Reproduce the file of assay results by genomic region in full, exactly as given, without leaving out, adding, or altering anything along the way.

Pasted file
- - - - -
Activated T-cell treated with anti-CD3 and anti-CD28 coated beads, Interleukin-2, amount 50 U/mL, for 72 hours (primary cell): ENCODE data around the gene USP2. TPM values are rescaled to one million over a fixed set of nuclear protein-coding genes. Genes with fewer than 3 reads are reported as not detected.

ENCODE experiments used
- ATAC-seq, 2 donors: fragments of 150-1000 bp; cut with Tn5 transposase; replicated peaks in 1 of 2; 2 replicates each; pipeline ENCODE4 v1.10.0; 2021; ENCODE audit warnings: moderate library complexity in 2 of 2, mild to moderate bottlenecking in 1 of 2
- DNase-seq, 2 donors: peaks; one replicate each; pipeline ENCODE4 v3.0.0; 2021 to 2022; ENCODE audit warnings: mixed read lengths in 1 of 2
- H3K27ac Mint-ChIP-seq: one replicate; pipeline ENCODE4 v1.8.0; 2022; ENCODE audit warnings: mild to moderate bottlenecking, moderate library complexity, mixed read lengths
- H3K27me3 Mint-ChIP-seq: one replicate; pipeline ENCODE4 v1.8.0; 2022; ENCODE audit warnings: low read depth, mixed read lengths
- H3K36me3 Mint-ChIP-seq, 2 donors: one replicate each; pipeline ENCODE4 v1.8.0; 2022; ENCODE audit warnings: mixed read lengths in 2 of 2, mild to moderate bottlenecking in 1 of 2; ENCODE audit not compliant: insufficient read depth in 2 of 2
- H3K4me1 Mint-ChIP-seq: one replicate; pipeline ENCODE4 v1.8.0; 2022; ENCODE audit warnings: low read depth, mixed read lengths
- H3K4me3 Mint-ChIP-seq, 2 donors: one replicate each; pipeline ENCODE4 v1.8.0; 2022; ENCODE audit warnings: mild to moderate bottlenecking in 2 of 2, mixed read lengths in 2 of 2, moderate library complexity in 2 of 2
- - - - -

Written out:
Activated T-cell treated with anti-CD3 and anti-CD28 coated beads, Interleukin-2, amount 50 U/mL, for 72 hours (primary cell): ENCODE data around the gene USP2. TPM values are rescaled to one million over a fixed set of nuclear protein-coding genes. Genes with fewer than 3 reads are reported as not detected.

ENCODE experiments used
- ATAC-seq, 2 donors: fragments of 150-1000 bp; cut with Tn5 transposase; replicated peaks in 1 of 2; 2 replicates each; pipeline ENCODE4 v1.10.0; 2021; ENCODE audit warnings: moderate library complexity in 2 of 2, mild to moderate bottlenecking in 1 of 2
- DNase-seq, 2 donors: peaks; one replicate each; pipeline ENCODE4 v3.0.0; 2021 to 2022; ENCODE audit warnings: mixed read lengths in 1 of 2
- H3K27ac Mint-ChIP-seq: one replicate; pipeline ENCODE4 v1.8.0; 2022; ENCODE audit warnings: mild to moderate bottlenecking, moderate library complexity, mixed read lengths
- H3K27me3 Mint-ChIP-seq: one replicate; pipeline ENCODE4 v1.8.0; 2022; ENCODE audit warnings: low read depth, mixed read lengths
- H3K36me3 Mint-ChIP-seq, 2 donors: one replicate each; pipeline ENCODE4 v1.8.0; 2022; ENCODE audit warnings: mixed read lengths in 2 of 2, mild to moderate bottlenecking in 1 of 2; ENCODE audit not compliant: insufficient read depth in 2 of 2
- H3K4me1 Mint-ChIP-seq: one replicate; pipeline ENCODE4 v1.8.0; 2022; ENCODE audit warnings: low read depth, mixed read lengths
- H3K4me3 Mint-ChIP-seq, 2 donors: one replicate each; pipeline ENCODE4 v1.8.0; 2022; ENCODE audit warnings: mild to moderate bottlenecking in 2 of 2, mixed read lengths in 2 of 2, moderate library complexity in 2 of 2